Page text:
Authors: P.C. Cast
This book is dedicated to my father, Dick L. Cast
The Old Coach.
Eternally my Mighty Mouse.
I want to warmly thank the very vocal—very enthusiastic fans of the original
Goddess by Mistake
. You made my career possible. Thank you, thank you, thank you.
I would also like to acknowledge the review staff at
Romantic Times BOOKclub.
Y’all “discovered” me with a 4 ½ Stars Top Pick Gold review when this was just an obscure small press book. Wow! I’ll never forget the excitement of that very first review. Thank you.
Thank you to my friend and agent, Meredith Bernstein, who read this book overnight and knew we had something special.
And it’s with gratitude that I acknowledge the fabulous Stacy Boyd, who really “gets” Partholon and Shannon, which made the editorial process on this book totally unpainful.
Finally, on my way. My Mustang felt sweet as it zipped down the nearly empty highway. Why is it that cars seem to drive best when they’re freshly washed? Leaning down, I popped a CD into the player, skipped forward to track 6 and began singing at the top of my very tone-deaf lungs with Eponine about the futility of love. As the next song keyed up, I swung around a slow-moving Chevy and yelled, “God, I love being a teacher!”
It was the first day of June, and the summer stretched before me, pristine and virginal.
“All those days of sleeping in to go!”
Just saying it aloud made me happy. In my ten years of teaching I’ve noticed that teachers tend to have a bad habit of talking to themselves. I hypothesize that this is because we talk for a living, and we feel safe speaking our feelings aloud. Or it could be that most of us, especially the high school teacher variety, are just weird as shit.
Only the slightly insane would choose a career teaching teenagers. I can just see my best girlfriend Suzanna’s face screw up and the involuntary shudder move down her spine as I relate the latest trials and tribulations of the high school English classroom.
“God, Sha, they’re so…so…
Suzanna is a typical college professor snob, but I love her anyway. She just doesn’t appreciate the many and varied opportunities for humorous interludes that teenagers provide on a daily basis.
Jean Valjean’s dynamic tenor interrupted my musings, bringing me back to Oklahoma I–44 East and June 1.
“Yep, this is it—the life of a high school English teacher with a sense of humor. Doomed to having no money but plenty of comedic fodder. Oh, crap, there’s my exit!”
Luckily my little Mustang could take the hard, fast right onto US–412. The sign said Locust Grove 22 miles. I drove half with my knee and half with my hand while I fumbled to unfold the auction flyer that held my written directions. Somewhere about midway between Locust Grove (what an awful name for a town) and Siloam Springs there should be a big sign that pointed to a side road till another sign, another side road, and so forth, until I came to the Unique Estate Auction—Unusual Items—All Offers Considered—All Must Go.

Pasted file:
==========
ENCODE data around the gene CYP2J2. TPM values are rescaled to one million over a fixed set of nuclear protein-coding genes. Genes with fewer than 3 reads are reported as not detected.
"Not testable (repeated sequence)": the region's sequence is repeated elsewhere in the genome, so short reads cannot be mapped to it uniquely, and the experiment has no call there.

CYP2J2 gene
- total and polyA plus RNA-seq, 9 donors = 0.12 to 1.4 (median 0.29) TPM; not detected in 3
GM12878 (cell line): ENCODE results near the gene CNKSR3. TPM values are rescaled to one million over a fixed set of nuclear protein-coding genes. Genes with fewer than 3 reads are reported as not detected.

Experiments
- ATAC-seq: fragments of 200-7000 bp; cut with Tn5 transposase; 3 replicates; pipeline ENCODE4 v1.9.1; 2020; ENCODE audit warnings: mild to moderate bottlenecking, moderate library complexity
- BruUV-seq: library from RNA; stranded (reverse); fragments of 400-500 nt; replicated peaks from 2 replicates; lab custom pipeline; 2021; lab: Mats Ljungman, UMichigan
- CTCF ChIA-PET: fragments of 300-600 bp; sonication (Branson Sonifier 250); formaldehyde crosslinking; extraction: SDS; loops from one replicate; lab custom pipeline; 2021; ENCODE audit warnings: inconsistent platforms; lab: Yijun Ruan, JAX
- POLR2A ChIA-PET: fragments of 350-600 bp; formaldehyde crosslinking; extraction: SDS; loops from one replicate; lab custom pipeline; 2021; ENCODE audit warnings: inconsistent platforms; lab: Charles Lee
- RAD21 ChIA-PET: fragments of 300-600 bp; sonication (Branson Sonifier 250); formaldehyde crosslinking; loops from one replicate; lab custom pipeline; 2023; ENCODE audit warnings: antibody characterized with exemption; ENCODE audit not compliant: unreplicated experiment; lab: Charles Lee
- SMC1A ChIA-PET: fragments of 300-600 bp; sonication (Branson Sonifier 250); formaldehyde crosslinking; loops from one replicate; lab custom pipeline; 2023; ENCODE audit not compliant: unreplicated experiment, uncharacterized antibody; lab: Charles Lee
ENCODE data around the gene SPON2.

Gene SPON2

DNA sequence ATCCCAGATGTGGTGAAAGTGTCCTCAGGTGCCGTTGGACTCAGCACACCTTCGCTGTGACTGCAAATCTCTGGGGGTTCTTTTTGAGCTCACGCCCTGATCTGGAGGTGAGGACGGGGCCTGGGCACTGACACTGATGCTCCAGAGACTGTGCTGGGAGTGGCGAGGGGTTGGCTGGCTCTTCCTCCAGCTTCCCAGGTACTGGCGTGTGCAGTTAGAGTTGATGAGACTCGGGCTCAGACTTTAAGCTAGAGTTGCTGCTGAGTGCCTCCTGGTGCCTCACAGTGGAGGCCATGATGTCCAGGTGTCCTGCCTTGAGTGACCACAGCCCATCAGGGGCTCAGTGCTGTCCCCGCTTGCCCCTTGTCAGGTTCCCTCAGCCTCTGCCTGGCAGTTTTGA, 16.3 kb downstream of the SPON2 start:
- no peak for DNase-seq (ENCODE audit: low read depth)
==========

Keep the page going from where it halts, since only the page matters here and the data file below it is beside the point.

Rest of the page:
“Well, I certainly like weird old stuff. And I really like weird old cheap stuff.”
My students say my classroom is like a bizarre time warp. My walls and cabinets are filled with everything from prints by Waterhouse to posters of Mighty Mouse and hanging
Star Trek Enterprise
models, along with an almost scary number of wind chimes (they’re good chi).
And that’s just my classroom. They should see my condo. Guess they really wouldn’t be surprised. Except at home I’m a neat freak. My classroom is always in a perpetual state of disarray. I can’t seem to find anything if everything is found. Whatever the hell that means.
“I’ve got to stop cussing!” Saying it out loud would, hopefully, reinforce the idea. Kind of a twist on the Pavlov’s dog theory. I keep saying it; it will begin to happen.
“I can’t take you today, Javert.” Flick! Off went
On goes the jazz station out of Tulsa. It’s cool that I could pick it up way out in the boonies.
The sign read Locust Grove City Limits. So I slowed down, blinked, and the town was gone. Well, maybe it was nominally bigger than a blink. And I stayed slowed down. Time to stop and smell the green of Green Country. Oklahoma in early summer is an amazing display of color and texture. I went to college at the University of Illinois, and it always annoyed me that people talked about Oklahoma like it was a red dust bowl. Or some black-and-white scene of misery from
The Grapes of Wrath.
When I tried to tell the college gang that Oklahoma was really known as “Green Country” they would scoff and look at me as if they thought I’d eaten too many tumbleweeds or punched too many cows.
I passed through the tiny town of Leach (another unfortunate name) and topped a rise in the road. Oklahoma stretched before me, suddenly looking untamed in its beauty. I like to imagine a time when these roads were just paths, and civilization hadn’t been so sure of itself. It must have been exciting to be alive then—not exciting like facing the principal after he has just heard from a parent who is upset about me calling Guinevere a slut—but exciting in a rugged, perhaps-we-won’t-bathe-or-brush-our-teeth and we-kill-our-own-food-and-tote-our-own-water kind of way. Ugh. On second thought…It’s delicious to dream about the days of cowboys or knights or dragons, and I will admit to an obsession with poets of the Romantic era and literature set, well, way back when (technical English teacher term). But reality reminds me that in actuality they did without penicillin and Crest. As my kids would say, “What’s up with that?”